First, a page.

planned a direct attack on the Presidential Palace in Havana, with the aim of assassinating
Batista. On the 13th of March 1957 a commando of the
directorate launched an assault on the Palace, surrounding the building and fighting their
way through its rooms with gunfire and hand grenades. They had chosen to attack in the late afternoon,
a time which Batista notoriously spent working in his office on the second floor. But when they forced their way into the office
… Batista had disappeared. The attack ended in failure and incarceration
for those involved. It later appeared that Batista had installed
a secret door in his office, well hidden behind a plastic panel. Upon hearing the incoming shots and explosions,
he had simply slipped through the secret passage and escaped to safety. But why would he need such a passage? Personal safety would be a perfectly normal
explanation. But we have a better one. Natalia Bolivar is an expert of Santeria,
the religious practices of African origin practiced by some minorities in Cuba. According to her, Batista had a fascination
with these type of rites, one of them being “The Letter of the Year”. In this ceremony the Babalawos, or priests,
determine which ‘odu’, a ‘sign’ or letter, will dominate a certain year. Batista was informed that the odu for 1957
was Obbara Mey – meaning “The King must find an escape from the places
where he dwells. A secret escape”
And so, Batista was inspired to install the secret door just one month prior to the assassination
attempt. He had managed to escape that specific attack,
but he was not going to be safe for long. Fidel, Raul and Che were getting closer and
closer to Havana. Farewell to Havana
According to writer T.J. English Batista spent the last weeks of the
revolution secluded in his palace. With his sanity almost gone, the dictator
would spend his days gorging on fine foods, interrupting his banquets only to watch American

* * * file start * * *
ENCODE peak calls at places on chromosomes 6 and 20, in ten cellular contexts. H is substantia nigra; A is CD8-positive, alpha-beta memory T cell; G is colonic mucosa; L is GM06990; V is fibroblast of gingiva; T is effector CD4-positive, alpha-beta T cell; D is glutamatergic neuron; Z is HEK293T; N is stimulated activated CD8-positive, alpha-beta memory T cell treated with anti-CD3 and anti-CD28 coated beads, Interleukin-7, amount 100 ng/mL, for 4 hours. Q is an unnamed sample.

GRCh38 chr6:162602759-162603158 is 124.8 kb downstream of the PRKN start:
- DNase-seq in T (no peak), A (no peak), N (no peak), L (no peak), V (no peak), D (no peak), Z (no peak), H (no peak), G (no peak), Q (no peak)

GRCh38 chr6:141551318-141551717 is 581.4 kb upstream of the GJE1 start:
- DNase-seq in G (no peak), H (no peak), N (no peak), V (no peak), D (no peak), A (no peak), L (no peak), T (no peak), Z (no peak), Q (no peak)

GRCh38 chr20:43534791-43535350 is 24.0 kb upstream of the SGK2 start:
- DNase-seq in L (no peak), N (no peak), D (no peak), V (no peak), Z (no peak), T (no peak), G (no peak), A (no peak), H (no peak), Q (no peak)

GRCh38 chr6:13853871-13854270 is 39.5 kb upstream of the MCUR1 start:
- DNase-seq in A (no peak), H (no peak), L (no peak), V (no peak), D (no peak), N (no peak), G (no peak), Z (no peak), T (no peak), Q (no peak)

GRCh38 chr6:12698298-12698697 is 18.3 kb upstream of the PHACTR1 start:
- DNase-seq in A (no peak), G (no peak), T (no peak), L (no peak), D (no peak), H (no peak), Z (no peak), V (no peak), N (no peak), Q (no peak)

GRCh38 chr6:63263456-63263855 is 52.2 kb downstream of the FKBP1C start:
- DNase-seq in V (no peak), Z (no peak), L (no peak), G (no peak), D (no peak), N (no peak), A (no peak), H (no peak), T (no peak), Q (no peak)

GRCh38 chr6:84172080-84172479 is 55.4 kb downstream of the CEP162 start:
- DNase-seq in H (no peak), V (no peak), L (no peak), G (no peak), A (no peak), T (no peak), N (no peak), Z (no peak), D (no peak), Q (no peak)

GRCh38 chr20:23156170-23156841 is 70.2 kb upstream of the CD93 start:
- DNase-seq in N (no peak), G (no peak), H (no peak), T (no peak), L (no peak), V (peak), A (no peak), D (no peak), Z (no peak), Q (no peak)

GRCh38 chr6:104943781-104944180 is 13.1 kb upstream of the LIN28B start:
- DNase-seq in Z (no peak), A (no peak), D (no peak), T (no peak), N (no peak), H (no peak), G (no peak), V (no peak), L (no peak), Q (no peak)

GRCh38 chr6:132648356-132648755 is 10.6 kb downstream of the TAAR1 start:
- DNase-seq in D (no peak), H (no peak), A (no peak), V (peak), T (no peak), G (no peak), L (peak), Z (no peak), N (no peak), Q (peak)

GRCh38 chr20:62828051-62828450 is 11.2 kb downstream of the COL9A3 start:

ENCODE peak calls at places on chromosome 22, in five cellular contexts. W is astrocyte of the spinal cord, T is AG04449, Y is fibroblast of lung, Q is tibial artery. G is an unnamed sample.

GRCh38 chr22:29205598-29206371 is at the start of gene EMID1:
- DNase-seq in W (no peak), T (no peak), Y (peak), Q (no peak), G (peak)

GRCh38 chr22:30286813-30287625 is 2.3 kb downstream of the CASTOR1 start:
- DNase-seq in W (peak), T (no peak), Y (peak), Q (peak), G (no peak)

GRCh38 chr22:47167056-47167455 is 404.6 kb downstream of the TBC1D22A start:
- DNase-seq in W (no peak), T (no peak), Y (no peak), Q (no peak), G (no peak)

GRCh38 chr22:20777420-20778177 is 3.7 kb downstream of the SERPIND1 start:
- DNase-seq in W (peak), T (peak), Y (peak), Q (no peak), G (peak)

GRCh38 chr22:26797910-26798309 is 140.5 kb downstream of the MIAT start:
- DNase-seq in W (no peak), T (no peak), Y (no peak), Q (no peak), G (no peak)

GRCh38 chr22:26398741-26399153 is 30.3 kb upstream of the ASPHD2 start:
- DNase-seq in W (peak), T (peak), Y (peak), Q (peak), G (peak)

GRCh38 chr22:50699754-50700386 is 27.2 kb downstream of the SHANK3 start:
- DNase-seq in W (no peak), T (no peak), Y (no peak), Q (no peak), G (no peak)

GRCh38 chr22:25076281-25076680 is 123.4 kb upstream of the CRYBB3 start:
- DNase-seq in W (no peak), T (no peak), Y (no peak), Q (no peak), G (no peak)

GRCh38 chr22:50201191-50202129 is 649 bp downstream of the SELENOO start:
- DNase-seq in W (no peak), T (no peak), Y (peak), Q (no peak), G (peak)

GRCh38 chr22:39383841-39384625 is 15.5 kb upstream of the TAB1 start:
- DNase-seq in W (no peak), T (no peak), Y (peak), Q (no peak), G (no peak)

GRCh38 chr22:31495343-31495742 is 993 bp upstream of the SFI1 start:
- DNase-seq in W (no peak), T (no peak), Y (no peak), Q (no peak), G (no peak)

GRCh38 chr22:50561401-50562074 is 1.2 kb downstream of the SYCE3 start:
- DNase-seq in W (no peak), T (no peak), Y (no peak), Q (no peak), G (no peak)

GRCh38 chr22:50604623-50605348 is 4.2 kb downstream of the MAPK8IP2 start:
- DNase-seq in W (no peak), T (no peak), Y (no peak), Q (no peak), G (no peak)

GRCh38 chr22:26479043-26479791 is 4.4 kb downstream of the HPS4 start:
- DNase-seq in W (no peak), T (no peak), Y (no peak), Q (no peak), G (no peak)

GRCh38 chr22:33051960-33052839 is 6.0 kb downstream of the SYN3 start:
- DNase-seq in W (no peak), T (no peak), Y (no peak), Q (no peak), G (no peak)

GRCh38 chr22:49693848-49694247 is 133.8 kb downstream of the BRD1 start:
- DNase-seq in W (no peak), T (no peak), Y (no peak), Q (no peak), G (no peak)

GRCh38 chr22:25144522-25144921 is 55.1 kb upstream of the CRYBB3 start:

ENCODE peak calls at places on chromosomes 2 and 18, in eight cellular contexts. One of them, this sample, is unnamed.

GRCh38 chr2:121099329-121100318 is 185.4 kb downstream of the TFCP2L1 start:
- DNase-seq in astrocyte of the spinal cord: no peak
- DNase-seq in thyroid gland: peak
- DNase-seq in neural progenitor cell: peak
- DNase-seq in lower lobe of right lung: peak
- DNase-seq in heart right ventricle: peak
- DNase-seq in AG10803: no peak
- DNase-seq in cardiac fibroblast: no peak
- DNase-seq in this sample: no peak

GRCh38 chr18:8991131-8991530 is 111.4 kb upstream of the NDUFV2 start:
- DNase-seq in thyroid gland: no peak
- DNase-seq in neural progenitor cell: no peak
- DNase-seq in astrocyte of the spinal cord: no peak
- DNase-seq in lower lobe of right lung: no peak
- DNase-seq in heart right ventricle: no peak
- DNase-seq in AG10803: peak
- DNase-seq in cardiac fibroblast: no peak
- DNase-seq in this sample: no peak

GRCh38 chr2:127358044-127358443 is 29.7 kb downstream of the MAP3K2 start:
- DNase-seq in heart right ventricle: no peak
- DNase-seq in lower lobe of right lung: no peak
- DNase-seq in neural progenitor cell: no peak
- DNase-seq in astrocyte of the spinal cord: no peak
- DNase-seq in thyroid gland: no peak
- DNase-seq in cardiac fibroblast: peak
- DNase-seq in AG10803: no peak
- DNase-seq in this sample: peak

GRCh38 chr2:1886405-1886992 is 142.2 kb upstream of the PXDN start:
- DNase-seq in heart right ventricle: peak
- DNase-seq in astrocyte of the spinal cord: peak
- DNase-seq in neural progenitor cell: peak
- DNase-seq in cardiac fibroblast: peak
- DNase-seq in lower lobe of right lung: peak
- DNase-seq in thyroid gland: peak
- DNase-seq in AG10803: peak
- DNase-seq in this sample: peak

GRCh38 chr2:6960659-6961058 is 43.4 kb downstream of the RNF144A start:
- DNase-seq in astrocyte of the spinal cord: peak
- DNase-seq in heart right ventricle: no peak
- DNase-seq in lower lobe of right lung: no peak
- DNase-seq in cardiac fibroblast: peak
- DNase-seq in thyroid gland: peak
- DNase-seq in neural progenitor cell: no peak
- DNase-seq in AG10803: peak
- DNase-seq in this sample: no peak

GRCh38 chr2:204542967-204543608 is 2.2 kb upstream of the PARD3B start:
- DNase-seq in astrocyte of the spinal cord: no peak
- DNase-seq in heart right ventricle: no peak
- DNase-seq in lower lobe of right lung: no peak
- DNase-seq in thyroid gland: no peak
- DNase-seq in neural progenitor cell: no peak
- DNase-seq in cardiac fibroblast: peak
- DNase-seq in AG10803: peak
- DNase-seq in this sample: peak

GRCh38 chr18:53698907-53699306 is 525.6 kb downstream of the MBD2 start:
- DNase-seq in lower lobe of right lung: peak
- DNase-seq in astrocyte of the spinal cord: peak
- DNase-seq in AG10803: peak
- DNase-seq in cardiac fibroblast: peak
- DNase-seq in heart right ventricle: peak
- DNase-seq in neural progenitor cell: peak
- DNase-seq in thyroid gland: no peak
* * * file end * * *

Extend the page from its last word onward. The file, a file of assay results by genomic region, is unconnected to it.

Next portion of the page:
horror movies and to throw up in his garden. On the 27th of December 1958 a train carrying
a much-needed load of weapons and ammunition for the regular army was captured by Che Guevara
in Santa Clara. Batista realised that his defences were now
doomed. He abdicated his presidency and in the early
hours of the 1st of January 1959 he fled from Havana to the Dominican Republic. He brought along 40 family members and loyal
supporters, as well as the bare necessities: $300 to $700 Million dollars’ worth of embezzled
funds, pieces of art and other assets, stashed in 3 cargo planes. He applied for asylum to the US, but Washington
has long withdrawn its support to the losing side of the revolution. Batista relocated instead to Portugal and
finally to Marbella in Francoist Spain, which in those years was a common sanctuary for
military dictators, fascists and escaped Nazis. Batista lived his last years in splendour,
surrounded by the children from his second marriage who described him as
“A man who never raised his voice … he always displayed great affection and tenderness
to us and our mother. He was in general likable and sympathetic
to everybody. History, though, has judged him otherwise”
Fulgencio Batista died on the 6th of August 1973 of a heart attack. A team of assassins sent by Castro were due
to kill him on the 8th. We would like to hear your judgment of today’s